Bobby Valentine would love to be considered for the Cubs' job

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How much of this is politeness towards the Cubs upon being asked a question about them and how much of this is Bobby V. actually wanting the job is hard to say, but . . .

The ESPN analyst and former New York Mets and Texas Rangers manager
says he’s interested in taking over for the retiring Lou Piniella after
this season.

Valentine, who led the Mets to the pennant in 2000 and managed the
Texas Rangers, calls the Cubs job “one of the most coveted positions in
all of sports” and adds “anybody who thinks of himself as a manager
would love to be considered as one of the people who might take his
place.” Valentine spoke before Sunday’s game between the Cubs and Cardinals.

He returned to ESPN during the 2009 playoffs after his second stint
as manager of the Chiba Lotte Marines in Japan’s Pacific League. He says
he won’t leave the network “unless something very special came up,” and
the Cubs job “falls in the category of very special.”

I still can’t see how the Cubs could go in any direction but Ryne Sandberg. He’s a local legend who has clearly stated that he wants the job and, most importantly, he has put his time in down in the minors for the express purpose of getting it. If he isn’t given the job he leaves the organization, right?

Report: Mets ownership backs Terry Collins

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The Mets entered Sunday night’s game against the Pirates with a disappointing 20-27 record. While the club has dealt with a litany of injuries, manager Terry Collins has also drawn criticism for in-game decision-making, particularly regarding his decision-making.

Owner Fred Wilpon is still Collins’ strongest supporter, however, Newsday’s Marc Carig reports. As a result, the team is unlikely to make a managerial change anytime soon. If the Mets continue to struggle, though, ownership may feel pressured to make a change.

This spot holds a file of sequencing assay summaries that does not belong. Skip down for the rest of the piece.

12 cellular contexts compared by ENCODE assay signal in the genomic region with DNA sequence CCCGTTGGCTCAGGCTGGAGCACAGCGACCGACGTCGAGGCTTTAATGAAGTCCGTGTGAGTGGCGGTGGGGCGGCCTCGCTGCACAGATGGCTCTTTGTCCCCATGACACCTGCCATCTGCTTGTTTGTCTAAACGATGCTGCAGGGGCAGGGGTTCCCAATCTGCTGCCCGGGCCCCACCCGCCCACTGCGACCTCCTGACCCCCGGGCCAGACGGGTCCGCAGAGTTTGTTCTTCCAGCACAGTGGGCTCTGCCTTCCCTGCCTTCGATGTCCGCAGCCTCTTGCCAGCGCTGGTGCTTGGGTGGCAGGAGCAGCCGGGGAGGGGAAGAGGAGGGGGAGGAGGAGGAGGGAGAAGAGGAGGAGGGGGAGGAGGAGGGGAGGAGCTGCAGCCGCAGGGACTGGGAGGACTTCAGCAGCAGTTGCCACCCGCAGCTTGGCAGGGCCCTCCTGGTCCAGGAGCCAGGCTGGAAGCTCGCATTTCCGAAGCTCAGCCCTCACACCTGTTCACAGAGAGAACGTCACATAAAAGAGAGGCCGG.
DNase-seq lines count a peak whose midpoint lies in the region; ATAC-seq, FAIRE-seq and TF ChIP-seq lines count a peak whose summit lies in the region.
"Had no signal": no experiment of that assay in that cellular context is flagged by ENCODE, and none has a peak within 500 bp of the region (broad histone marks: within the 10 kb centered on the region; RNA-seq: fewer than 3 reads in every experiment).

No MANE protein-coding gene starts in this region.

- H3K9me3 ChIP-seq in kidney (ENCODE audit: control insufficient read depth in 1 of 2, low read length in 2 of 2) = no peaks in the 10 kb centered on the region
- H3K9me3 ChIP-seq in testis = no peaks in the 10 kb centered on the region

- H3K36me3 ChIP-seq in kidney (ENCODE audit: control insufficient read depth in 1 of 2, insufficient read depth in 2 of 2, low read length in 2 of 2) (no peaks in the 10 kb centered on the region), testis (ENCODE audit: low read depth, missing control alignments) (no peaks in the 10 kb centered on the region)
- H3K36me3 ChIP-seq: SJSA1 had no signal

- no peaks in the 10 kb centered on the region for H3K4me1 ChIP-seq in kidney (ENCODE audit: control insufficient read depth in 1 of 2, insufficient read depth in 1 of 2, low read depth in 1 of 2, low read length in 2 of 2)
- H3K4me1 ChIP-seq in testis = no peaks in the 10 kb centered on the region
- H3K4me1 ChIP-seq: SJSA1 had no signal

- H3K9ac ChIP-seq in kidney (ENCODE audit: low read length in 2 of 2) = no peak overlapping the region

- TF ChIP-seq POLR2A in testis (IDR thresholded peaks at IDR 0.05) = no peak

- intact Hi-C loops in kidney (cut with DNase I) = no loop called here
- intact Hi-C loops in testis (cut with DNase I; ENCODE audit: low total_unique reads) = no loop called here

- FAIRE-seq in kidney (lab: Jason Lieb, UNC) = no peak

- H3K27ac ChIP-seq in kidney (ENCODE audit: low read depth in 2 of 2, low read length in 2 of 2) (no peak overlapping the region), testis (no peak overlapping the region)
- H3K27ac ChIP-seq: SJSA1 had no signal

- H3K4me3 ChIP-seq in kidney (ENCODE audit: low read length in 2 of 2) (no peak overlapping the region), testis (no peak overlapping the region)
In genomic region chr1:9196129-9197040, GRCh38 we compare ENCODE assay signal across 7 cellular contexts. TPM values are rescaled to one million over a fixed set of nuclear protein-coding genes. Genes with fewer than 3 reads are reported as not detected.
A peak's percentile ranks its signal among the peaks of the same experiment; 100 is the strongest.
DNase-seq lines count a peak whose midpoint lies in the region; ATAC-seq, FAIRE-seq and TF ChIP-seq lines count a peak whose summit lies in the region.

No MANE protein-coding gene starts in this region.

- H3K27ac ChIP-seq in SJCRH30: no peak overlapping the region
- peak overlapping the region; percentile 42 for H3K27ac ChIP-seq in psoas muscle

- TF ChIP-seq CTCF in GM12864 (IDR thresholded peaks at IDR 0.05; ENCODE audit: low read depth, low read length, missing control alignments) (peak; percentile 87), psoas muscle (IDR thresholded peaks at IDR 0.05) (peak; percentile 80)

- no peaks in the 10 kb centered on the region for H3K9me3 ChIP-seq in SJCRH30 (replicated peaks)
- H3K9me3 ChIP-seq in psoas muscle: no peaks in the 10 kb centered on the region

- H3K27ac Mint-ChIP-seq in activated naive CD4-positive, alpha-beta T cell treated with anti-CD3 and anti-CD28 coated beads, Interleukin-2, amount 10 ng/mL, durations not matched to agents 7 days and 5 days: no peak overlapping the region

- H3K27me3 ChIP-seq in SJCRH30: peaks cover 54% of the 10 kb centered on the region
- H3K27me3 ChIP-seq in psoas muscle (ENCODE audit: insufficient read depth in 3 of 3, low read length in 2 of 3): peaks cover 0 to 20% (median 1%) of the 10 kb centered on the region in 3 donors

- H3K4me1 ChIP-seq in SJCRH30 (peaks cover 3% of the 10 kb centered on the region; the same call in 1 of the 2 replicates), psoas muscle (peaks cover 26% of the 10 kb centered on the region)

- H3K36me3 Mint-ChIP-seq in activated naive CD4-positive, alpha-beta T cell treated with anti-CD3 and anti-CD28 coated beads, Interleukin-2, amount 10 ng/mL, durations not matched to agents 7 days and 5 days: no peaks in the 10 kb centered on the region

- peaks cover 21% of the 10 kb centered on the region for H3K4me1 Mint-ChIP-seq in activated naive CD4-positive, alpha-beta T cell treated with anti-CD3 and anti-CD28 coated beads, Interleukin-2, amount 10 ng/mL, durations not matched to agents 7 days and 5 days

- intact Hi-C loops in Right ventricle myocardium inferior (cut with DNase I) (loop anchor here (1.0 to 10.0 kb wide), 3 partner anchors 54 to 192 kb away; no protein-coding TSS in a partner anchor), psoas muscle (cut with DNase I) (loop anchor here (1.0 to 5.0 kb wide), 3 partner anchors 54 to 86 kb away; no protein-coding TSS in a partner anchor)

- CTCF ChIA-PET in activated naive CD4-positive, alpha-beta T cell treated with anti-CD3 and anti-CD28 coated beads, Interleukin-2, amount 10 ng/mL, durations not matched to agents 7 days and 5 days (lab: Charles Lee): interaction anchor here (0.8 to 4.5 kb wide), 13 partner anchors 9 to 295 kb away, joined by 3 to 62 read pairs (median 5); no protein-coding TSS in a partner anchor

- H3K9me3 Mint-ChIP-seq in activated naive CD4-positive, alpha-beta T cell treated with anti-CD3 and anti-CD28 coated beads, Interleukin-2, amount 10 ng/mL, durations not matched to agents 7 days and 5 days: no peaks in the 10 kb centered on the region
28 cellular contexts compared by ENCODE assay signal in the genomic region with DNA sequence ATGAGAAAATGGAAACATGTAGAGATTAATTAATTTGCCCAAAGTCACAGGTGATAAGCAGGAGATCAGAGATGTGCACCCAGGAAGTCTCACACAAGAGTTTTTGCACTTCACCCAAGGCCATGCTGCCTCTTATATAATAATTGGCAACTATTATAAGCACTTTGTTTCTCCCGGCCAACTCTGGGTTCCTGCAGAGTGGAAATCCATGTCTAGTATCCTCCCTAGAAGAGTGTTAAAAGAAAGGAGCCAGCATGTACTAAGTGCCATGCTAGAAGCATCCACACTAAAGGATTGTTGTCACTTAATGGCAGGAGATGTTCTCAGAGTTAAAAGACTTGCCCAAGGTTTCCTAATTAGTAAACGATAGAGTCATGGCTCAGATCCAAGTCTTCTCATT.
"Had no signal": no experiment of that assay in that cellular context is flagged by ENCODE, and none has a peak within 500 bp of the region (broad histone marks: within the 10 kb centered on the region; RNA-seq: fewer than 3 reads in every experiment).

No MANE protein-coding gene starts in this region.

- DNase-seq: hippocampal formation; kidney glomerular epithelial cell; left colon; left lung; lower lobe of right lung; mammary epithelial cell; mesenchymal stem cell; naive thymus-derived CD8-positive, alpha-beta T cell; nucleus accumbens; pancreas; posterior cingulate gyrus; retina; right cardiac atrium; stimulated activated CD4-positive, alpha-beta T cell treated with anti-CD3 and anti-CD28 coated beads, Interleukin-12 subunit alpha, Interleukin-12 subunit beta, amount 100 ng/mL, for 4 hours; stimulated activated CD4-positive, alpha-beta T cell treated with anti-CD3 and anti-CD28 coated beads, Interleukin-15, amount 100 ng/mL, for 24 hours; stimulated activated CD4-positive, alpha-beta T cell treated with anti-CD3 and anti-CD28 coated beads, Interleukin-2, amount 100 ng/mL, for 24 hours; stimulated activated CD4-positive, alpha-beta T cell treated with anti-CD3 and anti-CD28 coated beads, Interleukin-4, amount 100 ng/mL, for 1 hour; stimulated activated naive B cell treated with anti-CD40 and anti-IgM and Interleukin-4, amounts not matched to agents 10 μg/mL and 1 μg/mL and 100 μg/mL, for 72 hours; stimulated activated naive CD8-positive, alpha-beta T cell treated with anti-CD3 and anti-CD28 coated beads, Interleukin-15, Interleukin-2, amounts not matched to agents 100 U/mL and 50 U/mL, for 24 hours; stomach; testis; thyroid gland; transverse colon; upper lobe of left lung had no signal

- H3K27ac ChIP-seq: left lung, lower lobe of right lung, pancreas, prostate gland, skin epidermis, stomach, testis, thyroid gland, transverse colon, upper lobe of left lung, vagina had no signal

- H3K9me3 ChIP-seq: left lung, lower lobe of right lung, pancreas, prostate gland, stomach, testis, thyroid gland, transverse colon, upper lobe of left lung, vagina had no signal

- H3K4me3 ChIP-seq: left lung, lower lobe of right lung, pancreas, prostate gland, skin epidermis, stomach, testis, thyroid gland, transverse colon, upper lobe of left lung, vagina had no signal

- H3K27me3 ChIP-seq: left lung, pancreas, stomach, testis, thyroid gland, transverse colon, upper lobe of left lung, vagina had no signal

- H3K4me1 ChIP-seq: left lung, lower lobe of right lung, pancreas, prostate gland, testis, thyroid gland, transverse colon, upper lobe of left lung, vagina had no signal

Collins became the longest-tenured manager in Mets history last week. Collins managed the Mets to a 77-85 record in 2011 and has overall helped the club go 501-518, winning the NL Pennant in 2015. He is not signed to a contract beyond this season.

Joe Mauer becomes first Twin to reach base seven times in a game since Rod Carew

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Twins first baseman Joe Mauer had a game for the record books on Sunday against the Rays. He finished 4-for-5 with an RBI double, a solo home run, two singles, and three walks in eight plate appearances. Unfortunately for him, the Twins still lost 8-6 in 15 innings.

ESPN’s Stats & Info notes that Mauer is the first Twin to reach base seven times in one game since Rod Carew in 1972 against the Brewers. The last player to reach base seven times in one game (without the aid of an error) was Giants shortstop Brandon Crawford on August 8 last season against the Marlins. The feat has only been accomplished seven times this decade, so about once a year.

After Sunday’s game, Mauer is batting .283/.363/.408 with three home runs, 18 RBI, and 23 runs scored in 171 plate appearances. Not too shabby.